Applying procurement-excellence tools, such as clean-sheet costing, and creating a clear “package procurement” road map, can help to find the right price for the right product. At several companies, this rigorous purchasing approach has translated into 15 to 20 percent price reductions in the procurement of turbines.

By their nature, offshore wind platforms are costly to build, so improving project execution offers another avenue to cut costs, by 3 to 5 percent. Integrated performance management ensures that data is collected and shared throughout the project—from the owner to all the suppliers and all the subcontractors. Lean construction comprises a set of principles, operating practices, and methods that improve execution while minimizing waste. In offshore wind, examples include reducing delays in preparing foundations and increasing standardization in the assembly of components.

Offshore wind developers vary widely in their operations and maintenance performance. The best drive down costs while maintaining high availability and safety standards; the rest tend to focus on availability and do not pay enough attention to costs. We estimate that for many projects, improved operations could translate into savings of as much as €10 per megawatt-hour in LCOE. Improved operations start with the relentless application of advanced analytics to improve predictive maintenance, condition monitoring, and component replacement.

Second, operators should establish flexible work contracts for offshore sites that are difficult to access, share technicians across sites, and find the right balance between internal and external technicians to contain labor costs while maintaining quality. Size and proximity to other parks does matter. Building new vessel-logistics concepts such as service-operation vessels, and sharing technicians and fleet with other sites (as done in the offshore oil and gas sector) adds a third opportunity to reduce costs.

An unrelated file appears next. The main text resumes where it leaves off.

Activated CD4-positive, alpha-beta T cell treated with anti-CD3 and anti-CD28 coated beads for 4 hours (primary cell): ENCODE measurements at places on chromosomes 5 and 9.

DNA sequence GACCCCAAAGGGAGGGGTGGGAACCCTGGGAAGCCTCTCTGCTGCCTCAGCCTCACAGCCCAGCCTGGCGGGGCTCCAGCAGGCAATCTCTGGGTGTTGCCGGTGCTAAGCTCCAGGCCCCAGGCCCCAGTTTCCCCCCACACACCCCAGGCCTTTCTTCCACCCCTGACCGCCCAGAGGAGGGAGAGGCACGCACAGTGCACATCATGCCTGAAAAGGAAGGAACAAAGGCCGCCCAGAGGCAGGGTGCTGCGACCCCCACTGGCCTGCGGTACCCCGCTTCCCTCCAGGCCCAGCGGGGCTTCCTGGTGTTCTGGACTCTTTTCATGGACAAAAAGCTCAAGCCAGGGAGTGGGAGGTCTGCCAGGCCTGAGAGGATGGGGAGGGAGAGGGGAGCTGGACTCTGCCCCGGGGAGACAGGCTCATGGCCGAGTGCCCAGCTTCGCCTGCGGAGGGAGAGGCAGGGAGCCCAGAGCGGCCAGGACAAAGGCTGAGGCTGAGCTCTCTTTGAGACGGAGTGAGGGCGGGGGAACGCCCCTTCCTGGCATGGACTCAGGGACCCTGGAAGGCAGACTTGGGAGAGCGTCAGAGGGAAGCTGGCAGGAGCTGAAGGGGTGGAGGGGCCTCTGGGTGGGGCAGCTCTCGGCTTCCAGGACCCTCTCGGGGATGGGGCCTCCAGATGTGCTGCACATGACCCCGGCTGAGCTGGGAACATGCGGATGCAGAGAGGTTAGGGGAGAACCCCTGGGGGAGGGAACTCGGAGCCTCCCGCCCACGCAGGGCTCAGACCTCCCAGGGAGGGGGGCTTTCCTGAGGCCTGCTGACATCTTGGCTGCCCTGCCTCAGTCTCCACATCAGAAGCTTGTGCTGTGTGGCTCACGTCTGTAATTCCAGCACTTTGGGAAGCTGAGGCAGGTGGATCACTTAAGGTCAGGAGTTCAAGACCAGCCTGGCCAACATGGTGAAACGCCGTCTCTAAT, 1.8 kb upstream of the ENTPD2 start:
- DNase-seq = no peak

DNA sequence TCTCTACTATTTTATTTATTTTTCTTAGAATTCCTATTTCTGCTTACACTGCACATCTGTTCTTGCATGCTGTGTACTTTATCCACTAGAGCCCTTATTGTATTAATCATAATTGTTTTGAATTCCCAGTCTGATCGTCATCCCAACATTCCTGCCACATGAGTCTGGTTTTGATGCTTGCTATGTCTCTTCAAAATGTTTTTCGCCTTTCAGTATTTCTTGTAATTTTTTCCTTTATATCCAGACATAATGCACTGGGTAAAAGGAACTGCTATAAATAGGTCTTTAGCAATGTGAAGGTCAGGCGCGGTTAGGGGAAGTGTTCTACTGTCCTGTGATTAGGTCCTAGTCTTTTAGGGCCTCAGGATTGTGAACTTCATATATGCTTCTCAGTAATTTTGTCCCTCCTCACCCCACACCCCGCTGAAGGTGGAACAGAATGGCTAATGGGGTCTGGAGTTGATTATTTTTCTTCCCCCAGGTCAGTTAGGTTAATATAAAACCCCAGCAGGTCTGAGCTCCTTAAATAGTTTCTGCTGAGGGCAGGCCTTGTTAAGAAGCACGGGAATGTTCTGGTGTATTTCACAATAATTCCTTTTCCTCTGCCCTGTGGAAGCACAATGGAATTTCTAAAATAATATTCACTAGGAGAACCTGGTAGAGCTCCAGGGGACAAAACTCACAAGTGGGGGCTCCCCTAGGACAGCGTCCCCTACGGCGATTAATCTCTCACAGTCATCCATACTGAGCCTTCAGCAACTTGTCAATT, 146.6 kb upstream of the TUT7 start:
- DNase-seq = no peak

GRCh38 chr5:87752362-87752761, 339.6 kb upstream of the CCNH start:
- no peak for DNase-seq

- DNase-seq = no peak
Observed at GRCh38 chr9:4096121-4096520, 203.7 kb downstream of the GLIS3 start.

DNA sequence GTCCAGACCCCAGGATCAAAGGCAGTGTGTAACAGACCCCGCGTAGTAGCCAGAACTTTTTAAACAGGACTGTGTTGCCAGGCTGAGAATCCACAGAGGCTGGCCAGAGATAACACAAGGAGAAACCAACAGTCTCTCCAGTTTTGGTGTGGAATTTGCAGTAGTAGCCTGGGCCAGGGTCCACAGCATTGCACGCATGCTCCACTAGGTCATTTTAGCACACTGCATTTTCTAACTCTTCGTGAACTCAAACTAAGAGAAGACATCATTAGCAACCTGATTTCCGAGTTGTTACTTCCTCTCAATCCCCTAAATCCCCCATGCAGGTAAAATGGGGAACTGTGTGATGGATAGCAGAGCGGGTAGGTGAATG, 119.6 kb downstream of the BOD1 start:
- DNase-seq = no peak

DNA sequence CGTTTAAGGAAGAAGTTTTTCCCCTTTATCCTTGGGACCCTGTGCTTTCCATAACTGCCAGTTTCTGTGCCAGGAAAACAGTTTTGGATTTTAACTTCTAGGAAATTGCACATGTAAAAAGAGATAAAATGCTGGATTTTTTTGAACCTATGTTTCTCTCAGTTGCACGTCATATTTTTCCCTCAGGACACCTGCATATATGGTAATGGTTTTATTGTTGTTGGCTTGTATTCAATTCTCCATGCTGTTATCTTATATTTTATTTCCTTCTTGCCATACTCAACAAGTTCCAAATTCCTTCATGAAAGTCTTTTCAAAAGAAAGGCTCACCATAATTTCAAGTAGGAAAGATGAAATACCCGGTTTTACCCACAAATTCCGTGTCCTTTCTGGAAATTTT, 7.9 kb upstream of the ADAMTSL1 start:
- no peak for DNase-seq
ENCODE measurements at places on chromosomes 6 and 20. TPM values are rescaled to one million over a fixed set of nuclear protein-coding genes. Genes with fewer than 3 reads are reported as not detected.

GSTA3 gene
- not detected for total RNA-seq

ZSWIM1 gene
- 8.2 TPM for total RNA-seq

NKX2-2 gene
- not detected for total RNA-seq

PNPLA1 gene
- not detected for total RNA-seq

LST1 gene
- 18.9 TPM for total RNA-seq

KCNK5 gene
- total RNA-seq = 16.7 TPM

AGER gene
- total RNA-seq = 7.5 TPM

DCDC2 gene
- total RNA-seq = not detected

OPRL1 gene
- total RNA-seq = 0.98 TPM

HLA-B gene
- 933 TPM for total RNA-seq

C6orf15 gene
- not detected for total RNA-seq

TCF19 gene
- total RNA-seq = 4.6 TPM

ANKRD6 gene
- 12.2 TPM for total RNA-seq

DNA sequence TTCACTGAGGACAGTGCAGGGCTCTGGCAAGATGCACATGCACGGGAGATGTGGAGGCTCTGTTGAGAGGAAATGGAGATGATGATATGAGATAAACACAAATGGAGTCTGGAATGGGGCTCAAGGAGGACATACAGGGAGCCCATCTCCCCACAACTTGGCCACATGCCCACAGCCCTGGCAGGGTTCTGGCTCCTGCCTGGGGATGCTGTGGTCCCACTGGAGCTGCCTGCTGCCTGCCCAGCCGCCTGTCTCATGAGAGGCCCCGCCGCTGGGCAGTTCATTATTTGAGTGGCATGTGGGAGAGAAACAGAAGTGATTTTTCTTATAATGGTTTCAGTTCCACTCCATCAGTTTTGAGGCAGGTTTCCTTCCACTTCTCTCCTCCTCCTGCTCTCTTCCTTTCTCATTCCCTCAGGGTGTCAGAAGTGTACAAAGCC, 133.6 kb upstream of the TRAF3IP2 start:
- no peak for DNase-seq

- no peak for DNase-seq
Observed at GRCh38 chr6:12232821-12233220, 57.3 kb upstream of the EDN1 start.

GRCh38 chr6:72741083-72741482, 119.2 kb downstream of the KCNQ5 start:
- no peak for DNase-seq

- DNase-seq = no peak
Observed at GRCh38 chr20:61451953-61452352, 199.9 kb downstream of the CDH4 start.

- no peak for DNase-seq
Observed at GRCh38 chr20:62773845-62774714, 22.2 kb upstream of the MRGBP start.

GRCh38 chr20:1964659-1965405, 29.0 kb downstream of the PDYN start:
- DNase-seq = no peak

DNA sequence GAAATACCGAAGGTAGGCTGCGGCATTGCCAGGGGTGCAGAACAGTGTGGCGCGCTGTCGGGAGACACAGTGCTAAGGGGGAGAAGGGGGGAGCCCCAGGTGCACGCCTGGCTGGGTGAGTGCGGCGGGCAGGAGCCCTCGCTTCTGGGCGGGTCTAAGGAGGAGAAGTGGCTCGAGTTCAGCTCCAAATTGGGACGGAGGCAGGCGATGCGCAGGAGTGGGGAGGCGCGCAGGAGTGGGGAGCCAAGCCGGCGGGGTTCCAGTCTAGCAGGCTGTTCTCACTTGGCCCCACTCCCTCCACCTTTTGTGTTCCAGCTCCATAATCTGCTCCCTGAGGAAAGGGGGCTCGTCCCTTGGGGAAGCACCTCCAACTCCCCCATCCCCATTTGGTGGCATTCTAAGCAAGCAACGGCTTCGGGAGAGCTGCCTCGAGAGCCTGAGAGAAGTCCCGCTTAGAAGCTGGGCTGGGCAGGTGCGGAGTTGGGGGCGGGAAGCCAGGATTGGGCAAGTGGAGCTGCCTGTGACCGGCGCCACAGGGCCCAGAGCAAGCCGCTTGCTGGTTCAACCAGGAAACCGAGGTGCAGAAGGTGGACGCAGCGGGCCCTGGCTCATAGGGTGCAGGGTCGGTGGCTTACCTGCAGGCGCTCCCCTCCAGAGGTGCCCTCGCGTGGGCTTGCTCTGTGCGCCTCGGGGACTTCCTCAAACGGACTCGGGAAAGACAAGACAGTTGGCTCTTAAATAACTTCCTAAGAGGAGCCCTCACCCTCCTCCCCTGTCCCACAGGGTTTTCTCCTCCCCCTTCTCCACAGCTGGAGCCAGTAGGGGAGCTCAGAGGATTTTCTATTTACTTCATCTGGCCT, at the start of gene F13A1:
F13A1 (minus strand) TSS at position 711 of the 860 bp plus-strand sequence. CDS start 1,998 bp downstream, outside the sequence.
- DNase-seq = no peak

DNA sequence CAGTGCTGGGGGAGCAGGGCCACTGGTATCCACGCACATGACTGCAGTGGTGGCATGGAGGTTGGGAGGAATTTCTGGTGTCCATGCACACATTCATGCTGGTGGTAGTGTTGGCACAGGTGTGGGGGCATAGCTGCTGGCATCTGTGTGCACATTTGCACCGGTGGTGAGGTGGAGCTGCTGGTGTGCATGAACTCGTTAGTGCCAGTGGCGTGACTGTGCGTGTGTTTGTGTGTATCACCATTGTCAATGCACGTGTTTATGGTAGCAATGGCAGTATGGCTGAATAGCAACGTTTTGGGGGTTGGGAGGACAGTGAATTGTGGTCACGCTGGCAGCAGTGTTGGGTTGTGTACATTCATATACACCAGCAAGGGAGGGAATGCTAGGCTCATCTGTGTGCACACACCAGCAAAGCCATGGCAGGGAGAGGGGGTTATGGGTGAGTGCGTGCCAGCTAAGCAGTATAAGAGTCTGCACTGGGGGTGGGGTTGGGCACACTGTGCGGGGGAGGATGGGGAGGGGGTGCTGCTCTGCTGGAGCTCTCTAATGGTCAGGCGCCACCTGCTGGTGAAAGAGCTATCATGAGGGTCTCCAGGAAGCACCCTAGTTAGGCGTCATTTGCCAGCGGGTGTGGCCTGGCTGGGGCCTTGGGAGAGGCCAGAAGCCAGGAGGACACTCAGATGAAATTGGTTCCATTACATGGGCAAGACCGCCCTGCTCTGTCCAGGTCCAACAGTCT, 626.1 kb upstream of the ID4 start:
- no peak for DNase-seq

A one-percentage-point decrease in the cost of capital brings a 5 to 10 percent improvement in LCOE for renewables. To realize this advantage requires investors having a thorough understanding of the real risk profile that offshore wind assets have compared with other renewable or infrastructure assets.

Another way to reduce financing costs is to make the sector more attractive to a broader group of investors. Offshore wind investments are relatively “chunky,” requiring hundreds of millions of euros per park, and “illiquid,” meaning they are difficult to sell without incurring high transaction costs. To overcome these challenges, other asset classes have devised alternative structures, such as publicly traded or private YieldCos; these have had their challenges but can still be attractive. The industry could also consider new structures, combining features such as publicly listed versus private structures, single asset versus broader portfolios, and single-technology focus versus cross technology.